According to the description on YouTube,


Published on Feb 22, 2018

The Reading Ancient Schoolroom is a historically accurate reconstruction of an ancient schoolroom. It gives modern children an immersive experience of antiquity, acting the part of ancient children, wearing their clothes and using their writing equipment. It was developed by Eleanor Dickey at the University of Reading. Find out more at: www.readingancientschoolroom.com

There you have it.

Interacting with stories and/or with data

A researcher, Ivo Swarties, at the University of Twente in The Netherlands is developing a means of allowing viewers to enter into a story (via avatar) and affect the plotline in what seems like a combination of what you’d see in 2nd Life and gaming. The project also brings to mind The Diamond Age by Neal Stephenson and its intelligent nanotechnology-enabled book along with Stephenson’s latest publishing project, Mongoliad (which I blogged about here).

The article about Swarties’ project on physorg.com by Rianne Wanders goes on to note,

The ‘Virtual Storyteller’, developed by Ivo Swartjes of the University of Twente, is a computer-controlled system that generates stories automatically. Soon it will be possible for you as a player to take on the role of a character and ‘step inside’ the story, which then unfolds on the basis of what you as a player do. In the gaming world there are already ‘branching storylines’ in which the gamer can influence the development of a story, but Swartjes’ new system goes a step further. [emphasis mine]The world of the story is populated with various virtual figures, each with their own emotions, plans and goals. ‘Rules’ drawn up in advance determine the characters’ behaviour, and the story comes about as the different characters interact.

There’s a video with the article if you want to see this project for yourself.

On another related front, Cliff Kuang profiles in an article (The Genius Behind Minority Report’s Interfaces Resurfaces, With Mind-blowing New Tech) on the Fast Company site describes a new human-computer interface. This story provides a contrast to the one about the ‘Virtual Storyteller’ because this time you don’t have to become an avatar to interact with the content. From the article,

It’s a cliche to say that Minority Report-style interfaces are just around the corner. But not when John Underkoffler [founder of Oblong Industries] is involved. As tech advistor on the film, he was the guy whose work actually inspired the interfaces that Tom Cruise used. The real-life system he’s been developing, called g-speak, is unbelievable.

Oblong hasn’t previously revealed most of the features you see in the later half of the video [available in the article’s web page or on YouTube], including the ability zoom in and fly through a virtual, 3-D image environment (6:30); the ability to navigate an SQL database in 3-D (8:40); the gestural wand that lets you manipulate and disassemble 3-D models (10:00); and the stunning movie-editing system, called Tamper (11:00).

Do go see the video. At one point, Underkoffler (who was speaking at the February 2010 TED) drags data from the big screen in front of him onto a table set up on the stage where he’s speaking.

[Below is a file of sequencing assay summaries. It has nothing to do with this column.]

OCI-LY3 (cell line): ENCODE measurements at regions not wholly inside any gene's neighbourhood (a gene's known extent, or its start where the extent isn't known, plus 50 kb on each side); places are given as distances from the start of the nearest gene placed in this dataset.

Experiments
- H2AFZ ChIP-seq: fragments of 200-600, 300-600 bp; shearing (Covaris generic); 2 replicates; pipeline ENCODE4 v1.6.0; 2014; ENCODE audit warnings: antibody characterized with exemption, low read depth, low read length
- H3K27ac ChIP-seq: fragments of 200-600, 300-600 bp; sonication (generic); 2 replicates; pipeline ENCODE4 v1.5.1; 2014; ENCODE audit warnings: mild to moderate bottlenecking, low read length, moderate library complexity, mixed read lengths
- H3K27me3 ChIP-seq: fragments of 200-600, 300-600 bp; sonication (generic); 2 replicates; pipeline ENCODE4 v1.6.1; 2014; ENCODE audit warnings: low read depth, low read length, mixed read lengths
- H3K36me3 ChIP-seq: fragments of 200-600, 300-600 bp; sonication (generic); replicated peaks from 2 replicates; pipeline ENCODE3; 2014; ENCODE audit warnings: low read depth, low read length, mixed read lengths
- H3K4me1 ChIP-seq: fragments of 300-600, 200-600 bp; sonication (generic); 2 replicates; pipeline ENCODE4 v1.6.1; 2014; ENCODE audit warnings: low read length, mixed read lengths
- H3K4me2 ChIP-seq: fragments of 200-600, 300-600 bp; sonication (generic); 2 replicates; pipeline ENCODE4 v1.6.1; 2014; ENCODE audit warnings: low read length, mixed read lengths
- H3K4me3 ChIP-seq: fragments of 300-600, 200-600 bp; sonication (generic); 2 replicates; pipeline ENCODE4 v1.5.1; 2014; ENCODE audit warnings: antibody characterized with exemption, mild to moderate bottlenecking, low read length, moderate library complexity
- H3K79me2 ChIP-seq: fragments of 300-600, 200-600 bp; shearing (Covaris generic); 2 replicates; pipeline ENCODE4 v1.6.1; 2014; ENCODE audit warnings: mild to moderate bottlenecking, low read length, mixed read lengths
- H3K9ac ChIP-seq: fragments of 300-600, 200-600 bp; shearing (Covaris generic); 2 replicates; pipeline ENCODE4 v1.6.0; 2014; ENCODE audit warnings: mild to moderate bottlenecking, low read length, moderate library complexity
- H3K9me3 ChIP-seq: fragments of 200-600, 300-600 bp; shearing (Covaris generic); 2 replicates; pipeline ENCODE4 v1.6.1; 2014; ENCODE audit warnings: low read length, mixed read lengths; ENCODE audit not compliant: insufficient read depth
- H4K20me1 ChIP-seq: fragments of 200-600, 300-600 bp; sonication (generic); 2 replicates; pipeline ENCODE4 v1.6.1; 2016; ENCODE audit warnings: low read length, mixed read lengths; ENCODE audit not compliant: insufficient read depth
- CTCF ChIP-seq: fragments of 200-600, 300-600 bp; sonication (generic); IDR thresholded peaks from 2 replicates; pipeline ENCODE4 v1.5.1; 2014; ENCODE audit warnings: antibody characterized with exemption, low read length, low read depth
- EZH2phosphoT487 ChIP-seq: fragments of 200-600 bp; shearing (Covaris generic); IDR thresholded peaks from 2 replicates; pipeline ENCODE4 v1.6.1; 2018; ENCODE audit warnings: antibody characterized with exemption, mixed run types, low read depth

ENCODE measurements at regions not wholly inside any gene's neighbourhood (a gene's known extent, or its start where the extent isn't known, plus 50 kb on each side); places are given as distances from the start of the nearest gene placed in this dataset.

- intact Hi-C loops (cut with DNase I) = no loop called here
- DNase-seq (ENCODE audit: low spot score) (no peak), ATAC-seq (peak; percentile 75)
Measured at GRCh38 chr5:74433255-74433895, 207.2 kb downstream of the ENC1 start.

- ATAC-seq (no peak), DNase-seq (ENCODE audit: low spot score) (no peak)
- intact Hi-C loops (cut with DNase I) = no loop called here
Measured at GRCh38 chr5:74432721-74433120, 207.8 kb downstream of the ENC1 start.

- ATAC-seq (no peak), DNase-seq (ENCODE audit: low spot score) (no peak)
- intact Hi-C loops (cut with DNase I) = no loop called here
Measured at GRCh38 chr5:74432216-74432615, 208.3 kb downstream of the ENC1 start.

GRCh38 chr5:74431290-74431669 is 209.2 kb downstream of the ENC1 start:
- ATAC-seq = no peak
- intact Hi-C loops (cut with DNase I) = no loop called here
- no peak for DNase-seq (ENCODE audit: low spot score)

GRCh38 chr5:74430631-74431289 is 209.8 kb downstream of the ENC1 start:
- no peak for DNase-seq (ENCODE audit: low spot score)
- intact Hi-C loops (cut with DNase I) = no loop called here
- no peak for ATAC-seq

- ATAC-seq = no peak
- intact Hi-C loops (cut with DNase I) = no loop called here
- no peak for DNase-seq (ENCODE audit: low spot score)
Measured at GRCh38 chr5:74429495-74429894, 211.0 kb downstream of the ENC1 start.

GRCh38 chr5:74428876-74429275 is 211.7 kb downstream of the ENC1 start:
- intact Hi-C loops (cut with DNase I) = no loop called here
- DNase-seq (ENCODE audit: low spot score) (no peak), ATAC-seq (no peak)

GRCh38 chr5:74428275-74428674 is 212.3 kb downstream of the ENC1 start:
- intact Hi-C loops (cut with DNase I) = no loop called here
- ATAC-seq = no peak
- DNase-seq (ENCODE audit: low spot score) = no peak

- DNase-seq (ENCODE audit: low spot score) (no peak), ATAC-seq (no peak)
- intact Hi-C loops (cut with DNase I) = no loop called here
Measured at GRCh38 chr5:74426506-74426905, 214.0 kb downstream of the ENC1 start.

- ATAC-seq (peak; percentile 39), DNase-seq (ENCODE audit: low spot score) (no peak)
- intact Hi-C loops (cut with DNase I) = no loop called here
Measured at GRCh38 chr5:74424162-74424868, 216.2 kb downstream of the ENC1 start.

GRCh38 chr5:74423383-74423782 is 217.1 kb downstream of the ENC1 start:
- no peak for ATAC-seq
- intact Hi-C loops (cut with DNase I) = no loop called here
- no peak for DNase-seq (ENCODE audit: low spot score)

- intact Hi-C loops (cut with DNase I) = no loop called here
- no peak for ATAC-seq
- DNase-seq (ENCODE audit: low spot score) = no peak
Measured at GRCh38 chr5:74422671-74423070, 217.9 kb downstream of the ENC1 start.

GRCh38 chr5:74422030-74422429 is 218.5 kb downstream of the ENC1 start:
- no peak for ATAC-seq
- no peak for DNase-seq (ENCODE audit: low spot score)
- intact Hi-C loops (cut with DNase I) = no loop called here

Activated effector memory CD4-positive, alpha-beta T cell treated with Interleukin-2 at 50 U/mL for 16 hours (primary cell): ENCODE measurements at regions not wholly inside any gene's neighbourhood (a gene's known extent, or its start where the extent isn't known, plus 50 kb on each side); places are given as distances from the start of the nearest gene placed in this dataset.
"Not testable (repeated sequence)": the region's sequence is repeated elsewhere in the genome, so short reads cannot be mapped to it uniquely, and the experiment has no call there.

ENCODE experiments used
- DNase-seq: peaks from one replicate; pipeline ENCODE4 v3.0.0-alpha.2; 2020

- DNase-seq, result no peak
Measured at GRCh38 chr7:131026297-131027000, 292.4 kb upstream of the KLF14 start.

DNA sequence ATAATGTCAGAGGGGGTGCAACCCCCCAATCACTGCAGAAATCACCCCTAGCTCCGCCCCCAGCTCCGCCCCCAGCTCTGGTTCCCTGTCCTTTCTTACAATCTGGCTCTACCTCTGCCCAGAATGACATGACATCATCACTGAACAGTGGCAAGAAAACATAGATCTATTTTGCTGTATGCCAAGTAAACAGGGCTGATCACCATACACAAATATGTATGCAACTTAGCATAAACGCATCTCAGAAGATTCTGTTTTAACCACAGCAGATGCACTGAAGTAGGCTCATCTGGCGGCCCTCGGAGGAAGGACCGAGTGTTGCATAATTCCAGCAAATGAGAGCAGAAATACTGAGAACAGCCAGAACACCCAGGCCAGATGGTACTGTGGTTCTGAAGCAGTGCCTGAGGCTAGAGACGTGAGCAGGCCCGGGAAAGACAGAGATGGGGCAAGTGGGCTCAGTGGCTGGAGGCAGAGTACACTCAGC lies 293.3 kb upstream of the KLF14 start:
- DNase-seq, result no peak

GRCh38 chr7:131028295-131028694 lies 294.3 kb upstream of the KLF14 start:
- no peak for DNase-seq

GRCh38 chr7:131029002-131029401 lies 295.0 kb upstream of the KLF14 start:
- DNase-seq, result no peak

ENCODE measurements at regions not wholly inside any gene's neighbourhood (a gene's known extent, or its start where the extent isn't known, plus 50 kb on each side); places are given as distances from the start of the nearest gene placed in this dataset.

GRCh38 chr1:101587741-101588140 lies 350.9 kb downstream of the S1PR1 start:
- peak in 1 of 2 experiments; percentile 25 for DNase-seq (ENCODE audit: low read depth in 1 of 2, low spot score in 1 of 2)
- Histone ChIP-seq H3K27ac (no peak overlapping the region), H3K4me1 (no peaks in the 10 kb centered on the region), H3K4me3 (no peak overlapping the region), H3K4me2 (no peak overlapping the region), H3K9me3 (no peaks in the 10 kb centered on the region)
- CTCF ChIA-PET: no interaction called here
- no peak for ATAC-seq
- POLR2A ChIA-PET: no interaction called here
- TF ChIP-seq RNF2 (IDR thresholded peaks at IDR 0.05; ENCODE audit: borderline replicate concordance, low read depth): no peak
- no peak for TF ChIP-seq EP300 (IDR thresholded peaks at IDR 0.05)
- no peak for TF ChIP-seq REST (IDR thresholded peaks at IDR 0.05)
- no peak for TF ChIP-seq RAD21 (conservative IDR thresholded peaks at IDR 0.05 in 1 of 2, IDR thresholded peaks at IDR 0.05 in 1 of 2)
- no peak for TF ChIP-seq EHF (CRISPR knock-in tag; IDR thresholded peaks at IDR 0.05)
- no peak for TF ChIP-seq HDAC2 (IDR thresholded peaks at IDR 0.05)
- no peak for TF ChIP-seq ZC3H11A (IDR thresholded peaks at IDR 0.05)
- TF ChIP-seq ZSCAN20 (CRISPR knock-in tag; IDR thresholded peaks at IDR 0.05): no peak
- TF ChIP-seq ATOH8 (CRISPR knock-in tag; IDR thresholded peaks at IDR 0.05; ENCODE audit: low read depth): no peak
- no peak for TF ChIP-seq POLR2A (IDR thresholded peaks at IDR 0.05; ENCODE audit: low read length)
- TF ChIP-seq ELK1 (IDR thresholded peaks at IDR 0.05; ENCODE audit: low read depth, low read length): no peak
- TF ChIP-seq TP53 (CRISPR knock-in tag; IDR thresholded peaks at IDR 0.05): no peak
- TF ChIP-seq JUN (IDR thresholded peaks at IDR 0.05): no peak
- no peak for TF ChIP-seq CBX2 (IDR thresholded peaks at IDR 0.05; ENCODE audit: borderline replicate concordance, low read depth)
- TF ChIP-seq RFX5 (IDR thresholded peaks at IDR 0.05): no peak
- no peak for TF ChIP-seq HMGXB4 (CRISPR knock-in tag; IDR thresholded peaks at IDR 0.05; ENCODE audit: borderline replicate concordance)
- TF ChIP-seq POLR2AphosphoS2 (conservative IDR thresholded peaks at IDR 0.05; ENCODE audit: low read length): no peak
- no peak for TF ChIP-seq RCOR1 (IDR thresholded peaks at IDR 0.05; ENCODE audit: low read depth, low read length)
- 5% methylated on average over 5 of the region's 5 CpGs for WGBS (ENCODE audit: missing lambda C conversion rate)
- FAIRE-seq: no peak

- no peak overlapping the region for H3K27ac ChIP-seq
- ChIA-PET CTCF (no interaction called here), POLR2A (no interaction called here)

Perhaps most shockingly (at least for me) was the information that this interface is already in use commercially (probably in a limited way).

These developments and many others suggest that the printed word’s primacy is seriously on the wane, something I first heard 20 years ago. Oftentimes when ideas about how technology will affect us are discussed, there’s a kind of hysterical reaction which is remarkably similar across at least two centuries. Dave Bruggeman at his Pasco Phronesis blog has a posting about the similarities between Twitter and 19th century diaries,

Lee Humphreys, a Cornell University communications professor, has reviewed several 18th and 19th century diaries as background to her ongoing work in classifying Twitter output (H/T Futurity). These were relatively small journals, necessitating short messages. And those messages bear a resemblance to the kinds of Twitter messages that focus on what people are doing (as opposed to the messages where people are reacting to things).

Dave goes on to recommend The Shock of the Old; Technology and Global History since 1900 by David Edgerton as an antidote to our general ignorance (from the book’s web page),

Edgerton offers a startling new and fresh way of thinking about the history of technology, radically revising our ideas about the interaction of technology and society in the past and in the present.

I’d also recommend Carolyn Marvin’s book, When old technologies were new, where she discusses the introduction of telecommunications technology and includes the electric light with these then new technologies (telegraph and telephone). She includes cautionary commentary from the newspapers, magazines, and books of the day which is remarkably similar to what’s available in our contemporary media environment.

Adding a little more fuel is Stephen Hume in a June 12, 2010 article about Shakespeare for the Vancouver Sun who asks,

But is the Bard relevant in an age of atom bombs; a world of instant communication gratified by movies based on comic books, sex-saturated graphic novels, gory video games, the television soaps and the hip tsunami of fan fiction that swashes around the Internet?

[and answers]

So, the Bard may be stereotyped as the bane of high school students, symbol of snooty, barely comprehensible language, disparaged as sexist, racist, anti-Semitic, representative of an age in which men wore tights and silly codpieces to inflate their egos, but Shakespeare trumps his critics by remaining unassailably popular.

His plays have been performed on every continent in every major language. He’s been produced as classic opera in China; as traditional kabuki in Japan. He’s been enthusiastically embraced and sparked an artistic renaissance in South Asia. In St. Petersburg, Russia, there can be a dozen Shakespeare plays running simultaneously. Shakespeare festivals occur in Austria, Belgium, Finland, Portugal, Sweden and Turkey, to list but a few.

Yes to Pasco Phronesis, David Edgerton, Carolyn Marvin, and Stephen Hume, I agree that we have much  in common with our ancestors but there are also some profound and subtle differences not easily articulated.  I suspect that if time travel were possible and we could visit Shakespeare’s time we would find that the basic human experience doesn’t change that much but that we would be hardpressed to fit into that society as our ideas wouldn’t just be outlandish they would be unthinkable. I mean literally unthinkable.

As Walter Ong noted in his book, Orality and Literacy, the concept of a certain type of list is a product of literacy. Have you ever done that test where you pick out the item that doesn’t belong on the list? Try: hammer, saw, nails, tree. The correct answer anybody knows is tree since it’s not a tool. However, someone from oral culture would view the exclusion of the tree as crazy since you need both tools and  wood to build something and clearly the tree provides wood. (I’ll see if I can find the citation in Ong’s book as he provides research to prove his point.) A list is a particular way of organizing information and thinking about it.